Concerning the acting abilities of Asian male actors, I'm really only judging the "mainstream" leading man ones to the "mainstream" ones of America and Europe. As much as I like Tony Leung, Andy Lau, Takeshi Kaneshiro, Anthony Wong, Francis Ng, they are in no comparison to a George Clooney, Christain Bale, Robert Downey Jr., for example.

Besides the Asian mainstream and art-house films, is there an underground, independant film scene in Asia - and are those the type of DVDs that you try to seek out? The only independant Asian films I've seen tend to be along the lines of an American-Asian production.

Concerning the "dated film" topic, I know each person may call one movie timeless, while another will call it dated, but there are such films which are considered timeless: for example, Chaplin movies/shorts, Three Stooges shorts, Disney films. You can't expect a person of different ages to love Casablanca, Bringing Up Baby, and Citizen Kane, but how could they not love a Chaplin, Three Stooges or Disney flick? Little kids today love the original Star Wars and Indiana Jones films because they are timeless.
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Old 04-29-08, 11:59 AM
  #23  
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Originally Posted by toddly6666
Brian T,
oops, you are right - you mentioned Green Snake first!...entertaining flick and much better than the Chinese Ghost Story flicks. Definitely right up with one of Hark's best, along with The Blade.
I wouldn't say it's any better or worse than the CHINESE GHOST STORY films, as I think those are Chinese classics in the truest sense of the word, but THE BLADE is indeed a phenomenal piece of work, and a personal favourite.



Besides the Asian mainstream and art-house films, is there an underground, independant film scene in Asia - and are those the type of DVDs that you try to seek out? The only independant Asian films I've seen tend to be along the lines of an American-Asian production.
China has many independent productions, but so few seem to get much attention over here beyond the arthouses, especially when there seems to be a new Chinese costume epic coming out every couple of months.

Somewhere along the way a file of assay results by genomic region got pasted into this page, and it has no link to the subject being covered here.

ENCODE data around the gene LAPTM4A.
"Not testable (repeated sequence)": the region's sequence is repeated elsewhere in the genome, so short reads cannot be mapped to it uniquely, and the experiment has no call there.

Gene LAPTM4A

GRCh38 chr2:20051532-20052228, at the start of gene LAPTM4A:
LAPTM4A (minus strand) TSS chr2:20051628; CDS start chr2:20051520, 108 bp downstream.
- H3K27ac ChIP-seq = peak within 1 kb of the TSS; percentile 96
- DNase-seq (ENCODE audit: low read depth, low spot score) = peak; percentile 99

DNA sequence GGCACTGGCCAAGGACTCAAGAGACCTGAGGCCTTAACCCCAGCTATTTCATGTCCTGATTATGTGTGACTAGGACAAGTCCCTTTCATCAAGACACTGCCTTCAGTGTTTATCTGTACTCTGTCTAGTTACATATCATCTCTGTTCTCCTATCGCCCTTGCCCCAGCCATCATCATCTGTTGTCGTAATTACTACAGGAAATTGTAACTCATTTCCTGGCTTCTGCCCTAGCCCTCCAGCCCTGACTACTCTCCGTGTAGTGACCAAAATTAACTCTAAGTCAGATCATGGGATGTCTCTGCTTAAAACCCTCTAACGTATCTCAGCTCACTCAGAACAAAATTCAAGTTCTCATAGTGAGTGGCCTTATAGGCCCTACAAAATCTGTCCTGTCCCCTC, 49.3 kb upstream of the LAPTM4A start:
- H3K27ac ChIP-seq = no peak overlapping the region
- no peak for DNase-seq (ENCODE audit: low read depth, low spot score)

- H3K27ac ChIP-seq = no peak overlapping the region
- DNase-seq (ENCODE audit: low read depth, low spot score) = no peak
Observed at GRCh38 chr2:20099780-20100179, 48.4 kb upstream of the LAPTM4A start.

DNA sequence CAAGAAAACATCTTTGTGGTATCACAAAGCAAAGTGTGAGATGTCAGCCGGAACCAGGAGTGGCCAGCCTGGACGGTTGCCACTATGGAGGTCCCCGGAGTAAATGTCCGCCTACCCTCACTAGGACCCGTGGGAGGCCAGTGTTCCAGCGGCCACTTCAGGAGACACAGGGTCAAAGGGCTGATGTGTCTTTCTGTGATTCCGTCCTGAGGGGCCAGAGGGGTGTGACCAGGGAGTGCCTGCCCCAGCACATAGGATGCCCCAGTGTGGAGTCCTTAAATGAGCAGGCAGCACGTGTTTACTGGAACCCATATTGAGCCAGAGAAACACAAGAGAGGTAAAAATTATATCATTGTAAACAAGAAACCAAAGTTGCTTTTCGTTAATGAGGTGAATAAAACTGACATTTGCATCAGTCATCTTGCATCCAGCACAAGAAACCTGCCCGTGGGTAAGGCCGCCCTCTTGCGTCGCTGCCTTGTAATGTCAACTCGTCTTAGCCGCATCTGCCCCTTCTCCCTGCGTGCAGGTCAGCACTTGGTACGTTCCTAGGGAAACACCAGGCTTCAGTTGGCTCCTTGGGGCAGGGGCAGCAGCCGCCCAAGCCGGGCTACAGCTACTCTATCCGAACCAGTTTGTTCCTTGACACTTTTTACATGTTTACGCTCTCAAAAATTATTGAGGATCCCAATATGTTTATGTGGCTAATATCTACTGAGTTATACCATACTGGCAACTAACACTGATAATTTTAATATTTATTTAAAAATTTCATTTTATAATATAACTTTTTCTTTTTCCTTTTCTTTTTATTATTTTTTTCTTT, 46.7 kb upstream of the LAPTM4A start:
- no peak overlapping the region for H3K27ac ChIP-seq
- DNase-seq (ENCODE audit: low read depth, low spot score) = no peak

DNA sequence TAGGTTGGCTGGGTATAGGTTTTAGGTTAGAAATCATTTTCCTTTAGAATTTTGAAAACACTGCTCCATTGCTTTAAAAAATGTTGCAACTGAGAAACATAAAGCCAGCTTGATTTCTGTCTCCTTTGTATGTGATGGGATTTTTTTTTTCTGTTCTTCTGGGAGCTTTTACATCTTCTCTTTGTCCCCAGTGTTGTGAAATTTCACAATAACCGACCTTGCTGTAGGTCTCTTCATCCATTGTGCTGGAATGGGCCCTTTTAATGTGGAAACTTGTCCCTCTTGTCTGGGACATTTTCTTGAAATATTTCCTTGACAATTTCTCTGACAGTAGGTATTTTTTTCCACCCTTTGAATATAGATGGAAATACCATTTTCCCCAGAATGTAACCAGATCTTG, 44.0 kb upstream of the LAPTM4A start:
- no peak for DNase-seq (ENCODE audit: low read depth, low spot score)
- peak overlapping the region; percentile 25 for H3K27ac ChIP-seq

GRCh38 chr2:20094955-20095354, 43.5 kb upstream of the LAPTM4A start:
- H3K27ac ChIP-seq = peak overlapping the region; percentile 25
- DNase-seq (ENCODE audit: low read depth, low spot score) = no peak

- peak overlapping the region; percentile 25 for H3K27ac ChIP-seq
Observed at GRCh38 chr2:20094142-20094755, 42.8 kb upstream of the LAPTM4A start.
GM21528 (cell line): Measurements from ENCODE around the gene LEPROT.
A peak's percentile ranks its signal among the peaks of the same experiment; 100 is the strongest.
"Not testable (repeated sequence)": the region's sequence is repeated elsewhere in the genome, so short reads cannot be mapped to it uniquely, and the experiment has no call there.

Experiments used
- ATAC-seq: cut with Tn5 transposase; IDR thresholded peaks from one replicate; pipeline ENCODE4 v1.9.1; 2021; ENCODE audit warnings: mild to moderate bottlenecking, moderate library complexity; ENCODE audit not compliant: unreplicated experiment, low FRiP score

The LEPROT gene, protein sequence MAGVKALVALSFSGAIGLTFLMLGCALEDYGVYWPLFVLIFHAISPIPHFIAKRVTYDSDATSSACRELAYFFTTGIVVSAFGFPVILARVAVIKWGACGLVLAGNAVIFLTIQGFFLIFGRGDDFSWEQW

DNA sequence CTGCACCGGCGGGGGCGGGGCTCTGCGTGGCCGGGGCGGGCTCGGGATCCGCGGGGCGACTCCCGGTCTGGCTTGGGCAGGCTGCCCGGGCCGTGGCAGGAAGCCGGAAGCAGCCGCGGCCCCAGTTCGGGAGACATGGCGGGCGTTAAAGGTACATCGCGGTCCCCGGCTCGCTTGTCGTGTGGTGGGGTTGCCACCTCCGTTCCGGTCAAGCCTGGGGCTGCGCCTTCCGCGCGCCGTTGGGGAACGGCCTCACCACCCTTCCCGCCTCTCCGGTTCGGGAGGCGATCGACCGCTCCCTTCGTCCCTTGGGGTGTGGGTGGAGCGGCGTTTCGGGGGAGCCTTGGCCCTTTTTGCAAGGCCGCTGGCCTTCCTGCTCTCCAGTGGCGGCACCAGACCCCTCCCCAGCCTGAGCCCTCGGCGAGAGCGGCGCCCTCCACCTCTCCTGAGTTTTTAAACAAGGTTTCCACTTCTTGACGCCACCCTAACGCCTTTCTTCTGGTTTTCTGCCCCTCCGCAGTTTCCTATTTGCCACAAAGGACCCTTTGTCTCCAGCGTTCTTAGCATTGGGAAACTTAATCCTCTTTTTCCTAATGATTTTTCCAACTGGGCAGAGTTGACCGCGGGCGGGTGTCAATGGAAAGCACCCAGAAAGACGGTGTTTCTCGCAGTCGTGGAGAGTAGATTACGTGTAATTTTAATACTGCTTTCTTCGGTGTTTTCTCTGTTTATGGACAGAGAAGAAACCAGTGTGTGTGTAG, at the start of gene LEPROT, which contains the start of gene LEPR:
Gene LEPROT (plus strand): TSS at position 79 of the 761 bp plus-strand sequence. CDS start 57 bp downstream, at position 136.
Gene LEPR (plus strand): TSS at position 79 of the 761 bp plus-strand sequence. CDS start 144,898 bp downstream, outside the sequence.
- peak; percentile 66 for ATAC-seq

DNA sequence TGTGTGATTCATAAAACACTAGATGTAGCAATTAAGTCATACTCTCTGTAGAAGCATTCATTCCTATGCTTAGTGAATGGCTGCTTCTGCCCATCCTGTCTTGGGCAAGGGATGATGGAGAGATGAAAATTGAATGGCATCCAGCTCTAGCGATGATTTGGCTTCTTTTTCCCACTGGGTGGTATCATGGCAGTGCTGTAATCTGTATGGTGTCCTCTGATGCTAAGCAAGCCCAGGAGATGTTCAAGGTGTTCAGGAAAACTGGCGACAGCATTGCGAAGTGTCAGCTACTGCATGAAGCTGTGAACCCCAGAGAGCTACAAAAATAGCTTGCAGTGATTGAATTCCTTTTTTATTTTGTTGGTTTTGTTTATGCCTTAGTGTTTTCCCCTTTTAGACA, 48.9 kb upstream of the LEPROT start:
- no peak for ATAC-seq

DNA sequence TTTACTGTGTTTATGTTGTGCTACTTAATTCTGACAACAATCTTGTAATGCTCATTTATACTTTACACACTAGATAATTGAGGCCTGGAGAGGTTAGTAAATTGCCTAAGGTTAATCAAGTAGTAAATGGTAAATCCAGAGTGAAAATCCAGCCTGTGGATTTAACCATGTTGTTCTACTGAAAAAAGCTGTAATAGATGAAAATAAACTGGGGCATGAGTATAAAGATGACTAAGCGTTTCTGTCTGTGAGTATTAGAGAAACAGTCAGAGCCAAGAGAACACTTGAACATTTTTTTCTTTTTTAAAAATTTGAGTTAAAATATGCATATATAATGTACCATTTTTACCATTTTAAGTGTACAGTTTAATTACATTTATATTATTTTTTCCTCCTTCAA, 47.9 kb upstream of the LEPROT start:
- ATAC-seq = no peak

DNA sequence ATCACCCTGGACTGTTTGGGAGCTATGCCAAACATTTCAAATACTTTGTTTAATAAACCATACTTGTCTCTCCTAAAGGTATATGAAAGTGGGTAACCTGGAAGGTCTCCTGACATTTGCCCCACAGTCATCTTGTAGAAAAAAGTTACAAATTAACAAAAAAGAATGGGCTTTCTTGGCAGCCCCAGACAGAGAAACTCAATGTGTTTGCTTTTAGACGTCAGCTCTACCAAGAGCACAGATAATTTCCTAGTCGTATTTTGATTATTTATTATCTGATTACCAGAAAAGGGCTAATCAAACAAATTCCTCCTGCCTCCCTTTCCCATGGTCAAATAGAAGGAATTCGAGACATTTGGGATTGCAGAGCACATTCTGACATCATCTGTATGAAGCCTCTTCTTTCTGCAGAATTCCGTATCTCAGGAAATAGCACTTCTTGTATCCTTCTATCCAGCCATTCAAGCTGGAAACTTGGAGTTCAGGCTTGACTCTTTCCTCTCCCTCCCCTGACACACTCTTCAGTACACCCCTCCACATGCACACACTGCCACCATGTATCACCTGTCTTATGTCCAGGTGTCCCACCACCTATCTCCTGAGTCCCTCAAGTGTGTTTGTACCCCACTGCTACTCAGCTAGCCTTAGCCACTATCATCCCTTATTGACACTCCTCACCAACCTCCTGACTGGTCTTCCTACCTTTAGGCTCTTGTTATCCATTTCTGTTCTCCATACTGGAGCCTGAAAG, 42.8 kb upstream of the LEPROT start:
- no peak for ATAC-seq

In Hong Kong, a lot of films that look like mainstream productions are actually indy productions by definition, though they often deal in mainstream-style subject matter (crime films, horror, romance, etc.). I'm not sure they'd have much need there for an IFC Channel, so to speak.

The shot-on-video films I referenced in the previous post are independent productions, but generally not in the same mould as what we'd call independent productions over here. Certainly not artsy indies, that's for sure , though the odd one shows flashes of brilliance. I guess these films would be more comparable to the genre-spanning DTV junk that lines the shelves of your local blockbuster, only far more cheaply produced, if that sounds possible. There are some real gems, but probably 70% of this stuff isn't worth watching unless you find bargain VCDs for around a buck fifty as I do.

But the other 30% is worth seeking out, but only when you've exhausted the mainstream fare from Hong Kong, since even the best of these little productions can't compete with their big-budget counterparts. But they try, and that counts for something in my book. However, someone such as yourself looking for "emotionally gripping" content might be better off avoiding them completely, because only a handful come close to delivering on that level.